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News

Take it from your peers, Addiction Medicine is rewarding.

Dr. Aaron Dora-Laskey

“For my emergency medicine colleagues, addiction medicine creates opportunities to intervene before patients present to the ED in crisis. There is a special kind of satisfaction that comes not just from relieving distress (e.g., from withdrawal), but providing lifesaving treatment that can be done during a brief ED visit.”

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Dr. Allek Scheele

“Try to look past any media biases you may see as a deterrent and think about the individuals you have encountered who have benefited from treatment. Think about how many of those good people are struggling to find someone to help them.”

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Dr. Andrew King

“Do you want to help others conquer the hardest and most life-altering disease humans face? Are you interested in helping mitigate the familial and social collateral damage addiction causes? Do you want to be in a specialty with huge potential for growth? Do addiction medicine.”

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Dr. Diana Bui

“Addiction medicine is such a rewarding field to help not only the patients but their family members, friends, and society in general. Patients have expressed to me how their whole lives have changed because they stopped using drugs, including having better relationships with their children and saving enough money for their family to spend on important necessities. It’s hard to think of another field in medicine where there is so much potential for such far-reaching rewards.”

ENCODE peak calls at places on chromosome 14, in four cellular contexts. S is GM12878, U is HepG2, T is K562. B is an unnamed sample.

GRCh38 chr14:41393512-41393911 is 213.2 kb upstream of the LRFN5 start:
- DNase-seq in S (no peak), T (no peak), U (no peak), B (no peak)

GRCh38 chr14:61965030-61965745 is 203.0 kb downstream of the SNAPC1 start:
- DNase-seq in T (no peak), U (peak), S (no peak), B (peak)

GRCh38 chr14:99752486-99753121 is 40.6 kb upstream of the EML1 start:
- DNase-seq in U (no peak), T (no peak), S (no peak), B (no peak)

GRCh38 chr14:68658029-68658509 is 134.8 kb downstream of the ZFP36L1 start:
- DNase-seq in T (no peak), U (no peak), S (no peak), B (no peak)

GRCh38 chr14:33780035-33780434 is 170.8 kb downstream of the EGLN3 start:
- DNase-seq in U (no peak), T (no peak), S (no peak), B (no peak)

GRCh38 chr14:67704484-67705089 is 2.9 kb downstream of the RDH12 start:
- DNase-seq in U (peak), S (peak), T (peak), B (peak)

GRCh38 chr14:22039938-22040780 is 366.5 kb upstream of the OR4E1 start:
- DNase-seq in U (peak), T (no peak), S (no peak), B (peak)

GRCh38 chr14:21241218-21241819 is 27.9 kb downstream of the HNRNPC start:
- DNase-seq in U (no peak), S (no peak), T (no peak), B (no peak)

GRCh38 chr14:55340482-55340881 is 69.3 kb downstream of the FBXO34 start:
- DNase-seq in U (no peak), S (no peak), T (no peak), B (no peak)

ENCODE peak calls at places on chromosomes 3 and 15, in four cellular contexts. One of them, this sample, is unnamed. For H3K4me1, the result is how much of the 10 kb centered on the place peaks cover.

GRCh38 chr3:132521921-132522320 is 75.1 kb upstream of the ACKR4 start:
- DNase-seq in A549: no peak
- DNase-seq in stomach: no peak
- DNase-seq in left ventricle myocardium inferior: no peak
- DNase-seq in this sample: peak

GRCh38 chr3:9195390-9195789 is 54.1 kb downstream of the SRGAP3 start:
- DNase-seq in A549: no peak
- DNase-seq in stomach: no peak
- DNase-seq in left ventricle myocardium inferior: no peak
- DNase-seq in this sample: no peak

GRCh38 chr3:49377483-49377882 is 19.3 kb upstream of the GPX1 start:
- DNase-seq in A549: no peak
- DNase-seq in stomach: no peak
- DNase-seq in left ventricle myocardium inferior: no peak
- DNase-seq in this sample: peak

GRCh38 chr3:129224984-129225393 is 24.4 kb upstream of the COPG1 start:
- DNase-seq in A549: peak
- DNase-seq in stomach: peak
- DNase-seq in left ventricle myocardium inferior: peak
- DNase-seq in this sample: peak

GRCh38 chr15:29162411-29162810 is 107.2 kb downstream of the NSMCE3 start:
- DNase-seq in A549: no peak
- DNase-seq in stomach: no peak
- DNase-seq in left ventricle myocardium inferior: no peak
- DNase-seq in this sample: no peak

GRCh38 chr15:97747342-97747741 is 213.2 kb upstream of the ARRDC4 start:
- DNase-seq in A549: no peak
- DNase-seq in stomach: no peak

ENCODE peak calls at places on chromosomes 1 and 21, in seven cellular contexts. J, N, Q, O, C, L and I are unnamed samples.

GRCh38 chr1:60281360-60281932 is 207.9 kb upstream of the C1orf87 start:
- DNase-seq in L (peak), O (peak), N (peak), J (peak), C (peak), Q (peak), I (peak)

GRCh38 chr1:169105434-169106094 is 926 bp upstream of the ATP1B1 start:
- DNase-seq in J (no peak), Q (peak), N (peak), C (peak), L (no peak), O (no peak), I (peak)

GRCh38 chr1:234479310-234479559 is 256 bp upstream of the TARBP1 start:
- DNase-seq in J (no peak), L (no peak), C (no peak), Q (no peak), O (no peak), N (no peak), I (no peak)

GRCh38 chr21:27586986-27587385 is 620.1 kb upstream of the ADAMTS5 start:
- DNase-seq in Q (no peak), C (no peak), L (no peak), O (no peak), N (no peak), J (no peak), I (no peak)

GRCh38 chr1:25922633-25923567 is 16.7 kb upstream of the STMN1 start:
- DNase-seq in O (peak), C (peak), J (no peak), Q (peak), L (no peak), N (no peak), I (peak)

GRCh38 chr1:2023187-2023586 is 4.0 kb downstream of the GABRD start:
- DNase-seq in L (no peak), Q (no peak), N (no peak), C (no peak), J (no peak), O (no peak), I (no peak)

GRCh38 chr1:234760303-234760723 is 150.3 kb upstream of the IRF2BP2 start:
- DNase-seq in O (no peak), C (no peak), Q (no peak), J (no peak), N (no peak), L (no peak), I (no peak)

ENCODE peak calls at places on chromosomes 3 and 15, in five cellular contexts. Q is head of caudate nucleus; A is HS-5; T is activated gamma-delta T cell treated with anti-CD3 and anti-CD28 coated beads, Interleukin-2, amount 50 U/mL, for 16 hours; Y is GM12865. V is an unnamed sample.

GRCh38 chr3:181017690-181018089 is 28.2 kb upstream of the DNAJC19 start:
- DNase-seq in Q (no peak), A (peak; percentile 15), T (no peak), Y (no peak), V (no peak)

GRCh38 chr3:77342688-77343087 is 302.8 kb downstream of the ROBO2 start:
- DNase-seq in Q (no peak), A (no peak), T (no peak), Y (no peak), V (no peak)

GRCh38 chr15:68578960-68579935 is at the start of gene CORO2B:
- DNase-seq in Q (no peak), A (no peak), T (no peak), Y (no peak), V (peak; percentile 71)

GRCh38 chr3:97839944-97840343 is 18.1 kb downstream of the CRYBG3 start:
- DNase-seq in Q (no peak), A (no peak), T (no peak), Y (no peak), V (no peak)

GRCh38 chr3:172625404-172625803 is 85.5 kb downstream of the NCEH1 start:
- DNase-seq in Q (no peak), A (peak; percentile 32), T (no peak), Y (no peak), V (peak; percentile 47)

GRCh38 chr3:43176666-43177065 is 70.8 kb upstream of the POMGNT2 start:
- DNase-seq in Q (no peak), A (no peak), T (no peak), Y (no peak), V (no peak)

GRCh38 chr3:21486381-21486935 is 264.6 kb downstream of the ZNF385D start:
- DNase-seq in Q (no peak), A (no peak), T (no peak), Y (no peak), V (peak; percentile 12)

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Dr. Lori Burke

“Connecting with other providers in the field of addiction medicine while obtaining skills and knowledge to take care of patients can only help you, regardless of your primary specialty. Physicians willing to incorporate addiction medicine into their field of practice will be resources to the communities they serve.”

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Dr. Rebecca Clemans

“This specialty brings us close to patients who are desperate for someone to listen and help. You can see such a dramatic change when you start the conversation; the patient looking hopelessly down at the floor, just knowing they will not be heard or understood in this problem they are experiencing, only to turn their faces up to make eye contact, open up, and appear more hopeful. Providing hope is powerful.”

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